Have you ever considered how many women’s names have taken on double meanings in the English language?
If you’re scratching your head, take it from a gal who knows …
A Mary Jane, after all, isn’t a far cry from a MaryJane.
(I prefer the Butters version.)
See what I mean?
If you’re a Nellie or a Patsy, you’re nodding emphatically right now.
Unfortunately, girls named Nellie and Patsy are harder to come by these days,
thanks to popular expressions that have put a damper on their demand.
“Whoa Nellie! It just ain’t so,” said Nervous Nellie. “Don’t blame me. I refuse to be your Patsy.”
Let’s take a gander at several handles that have become noteworthy
(or even a tad notorious)
by their starring roles in our ever-evolving vernacular …
My name, with a space between, doubles as the name of a …
perfectly legal …
I must say I’m pleased as punch—who doesn’t love a Mary Jane? It’s a shoe-in.
Some Janes have it harder than others. Jane paired with plain is a term used to describe a woman of “unremarkable appearance.” With a play on words, I named my milk chocolate “Playin’ Jane.” I quite prefer her lack of fanfare over the more complicated Janes. Divulge your favorite type of chocolate in the comments section below and this Playin’ Jane (along with her friends, Almond Daze and Mintsummer’s Day) will get mailed to you when our very own StellaJane picks your name out of our giveaway hat.
The term isn’t exactly flattering, but the device it describes is a dandy. While the origins of the term are unknown, the term “Lazy Susan” made its first written appearance in a Good Housekeeping article in 1906.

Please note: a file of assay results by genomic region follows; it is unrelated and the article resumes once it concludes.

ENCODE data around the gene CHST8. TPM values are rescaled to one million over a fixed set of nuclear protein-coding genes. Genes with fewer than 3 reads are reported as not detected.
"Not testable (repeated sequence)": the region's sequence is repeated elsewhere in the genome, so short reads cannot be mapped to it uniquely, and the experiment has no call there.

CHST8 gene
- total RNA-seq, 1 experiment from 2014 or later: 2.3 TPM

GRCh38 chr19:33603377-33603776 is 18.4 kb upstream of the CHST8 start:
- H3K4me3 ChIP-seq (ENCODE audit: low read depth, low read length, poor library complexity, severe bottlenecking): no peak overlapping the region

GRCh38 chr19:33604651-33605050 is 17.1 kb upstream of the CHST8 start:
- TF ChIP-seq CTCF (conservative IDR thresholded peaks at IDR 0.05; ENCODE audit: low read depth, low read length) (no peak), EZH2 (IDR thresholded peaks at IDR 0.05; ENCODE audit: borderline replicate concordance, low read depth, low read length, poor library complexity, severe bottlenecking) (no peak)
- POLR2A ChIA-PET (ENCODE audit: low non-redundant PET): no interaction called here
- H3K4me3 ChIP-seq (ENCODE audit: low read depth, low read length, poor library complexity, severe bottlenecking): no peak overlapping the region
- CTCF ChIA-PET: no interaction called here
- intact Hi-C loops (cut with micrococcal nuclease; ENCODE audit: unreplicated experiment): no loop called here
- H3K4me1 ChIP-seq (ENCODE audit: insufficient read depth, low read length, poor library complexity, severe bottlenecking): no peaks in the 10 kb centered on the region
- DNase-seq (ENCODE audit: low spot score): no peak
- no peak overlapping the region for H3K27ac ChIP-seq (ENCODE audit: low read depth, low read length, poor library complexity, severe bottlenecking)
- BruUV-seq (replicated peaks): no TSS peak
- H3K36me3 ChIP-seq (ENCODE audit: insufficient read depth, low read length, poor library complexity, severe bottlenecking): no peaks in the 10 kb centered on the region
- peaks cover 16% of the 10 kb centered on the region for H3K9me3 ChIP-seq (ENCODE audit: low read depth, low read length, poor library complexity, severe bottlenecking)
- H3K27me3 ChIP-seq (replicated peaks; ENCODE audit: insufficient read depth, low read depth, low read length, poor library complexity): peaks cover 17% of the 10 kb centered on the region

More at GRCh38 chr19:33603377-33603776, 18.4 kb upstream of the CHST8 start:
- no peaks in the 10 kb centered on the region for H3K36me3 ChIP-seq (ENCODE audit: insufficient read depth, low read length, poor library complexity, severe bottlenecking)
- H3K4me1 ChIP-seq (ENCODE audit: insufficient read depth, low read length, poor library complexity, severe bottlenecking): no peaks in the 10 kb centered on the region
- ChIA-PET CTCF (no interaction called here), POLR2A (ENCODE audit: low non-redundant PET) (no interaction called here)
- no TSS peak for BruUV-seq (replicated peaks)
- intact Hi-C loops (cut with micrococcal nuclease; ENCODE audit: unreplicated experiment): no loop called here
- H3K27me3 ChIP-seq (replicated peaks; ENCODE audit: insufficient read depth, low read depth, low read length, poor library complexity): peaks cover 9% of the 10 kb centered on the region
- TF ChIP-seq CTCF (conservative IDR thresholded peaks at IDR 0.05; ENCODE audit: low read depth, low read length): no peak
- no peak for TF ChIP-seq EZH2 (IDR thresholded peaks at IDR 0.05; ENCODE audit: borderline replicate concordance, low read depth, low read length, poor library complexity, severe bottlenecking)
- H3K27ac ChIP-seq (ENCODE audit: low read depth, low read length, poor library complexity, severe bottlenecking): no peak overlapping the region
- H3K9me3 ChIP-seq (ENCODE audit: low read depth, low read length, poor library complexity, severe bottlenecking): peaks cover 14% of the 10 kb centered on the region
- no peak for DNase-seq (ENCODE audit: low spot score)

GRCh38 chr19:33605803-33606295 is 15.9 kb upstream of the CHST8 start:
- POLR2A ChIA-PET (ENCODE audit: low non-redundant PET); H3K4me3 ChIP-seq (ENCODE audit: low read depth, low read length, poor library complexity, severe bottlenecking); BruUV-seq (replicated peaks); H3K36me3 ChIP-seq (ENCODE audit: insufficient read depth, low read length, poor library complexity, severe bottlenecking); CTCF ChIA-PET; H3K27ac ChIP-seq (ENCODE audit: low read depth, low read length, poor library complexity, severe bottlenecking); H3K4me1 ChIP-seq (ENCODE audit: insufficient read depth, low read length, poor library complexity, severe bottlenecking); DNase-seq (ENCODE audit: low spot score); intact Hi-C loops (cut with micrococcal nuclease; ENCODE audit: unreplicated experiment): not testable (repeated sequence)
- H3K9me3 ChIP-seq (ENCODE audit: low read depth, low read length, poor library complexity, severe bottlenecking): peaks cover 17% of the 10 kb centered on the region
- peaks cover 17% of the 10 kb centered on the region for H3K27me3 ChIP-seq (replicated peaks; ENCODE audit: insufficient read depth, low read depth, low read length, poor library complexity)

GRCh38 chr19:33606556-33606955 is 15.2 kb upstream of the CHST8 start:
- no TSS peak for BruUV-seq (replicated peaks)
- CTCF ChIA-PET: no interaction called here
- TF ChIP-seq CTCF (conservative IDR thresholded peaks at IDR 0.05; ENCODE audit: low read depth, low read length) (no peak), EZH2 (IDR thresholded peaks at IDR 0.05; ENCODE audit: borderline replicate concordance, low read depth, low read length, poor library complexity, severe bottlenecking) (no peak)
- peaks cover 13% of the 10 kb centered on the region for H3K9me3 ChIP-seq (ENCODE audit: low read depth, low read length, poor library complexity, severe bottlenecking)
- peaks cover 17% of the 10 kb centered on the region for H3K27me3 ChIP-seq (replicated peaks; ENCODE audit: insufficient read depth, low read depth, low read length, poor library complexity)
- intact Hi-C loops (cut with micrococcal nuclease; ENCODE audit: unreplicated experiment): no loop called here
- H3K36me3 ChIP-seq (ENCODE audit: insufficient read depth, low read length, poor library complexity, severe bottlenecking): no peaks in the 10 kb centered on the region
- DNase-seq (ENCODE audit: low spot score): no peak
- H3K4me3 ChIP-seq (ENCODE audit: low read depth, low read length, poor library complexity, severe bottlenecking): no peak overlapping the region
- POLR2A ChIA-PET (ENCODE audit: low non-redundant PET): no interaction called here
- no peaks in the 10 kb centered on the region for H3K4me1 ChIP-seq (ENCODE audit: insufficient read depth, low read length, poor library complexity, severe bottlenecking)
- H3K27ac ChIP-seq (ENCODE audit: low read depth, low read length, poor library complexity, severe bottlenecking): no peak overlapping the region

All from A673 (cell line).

Cathy became synonymous with “blabbermouth” and “chatterbox,” thanks to a doll in the early ’60s that gabbled random phrases, driving many a patient parent bonkers. Remember her? Interestingly, a woman named Ann Ryan was the original voice of Chatty Cathy.
Nobody wants to be “Nellied” for being nervous. The same goes for Noisy Nora.
Was Nellie Bly nervous? She looks like the picture of calm to me.
As a verb, mollycoddle means to be overprotective and indulgent toward someone. To pamper. It’s a little less cute as a noun used to describe a person, especially a man, who is pampered and overprotected.
The popularity of Patsy as a girl’s name waned in the early 20th century when male vaudeville character Patsy Bolivar, a frequent victim of unscrupulous schemes, gave the name a …
What about Patsy Cline? She should make any Patsy proud!
Did you know? The Salvation Army, renowned for its network of charity-based thrift stores, is nicknamed the “Sally Ann” in Canada and “Sally’s” here in the states.
No explanation “mae” be needed on this one!
Can you think of other double takes? If so, add ’em to my list … right after you tell me your choice of chocolate. Have you tried the new dark chocolate infused with real bits of bacon? I haven’t dared try it yet. Although …
how could I go wrong. Bacon? Chocolate?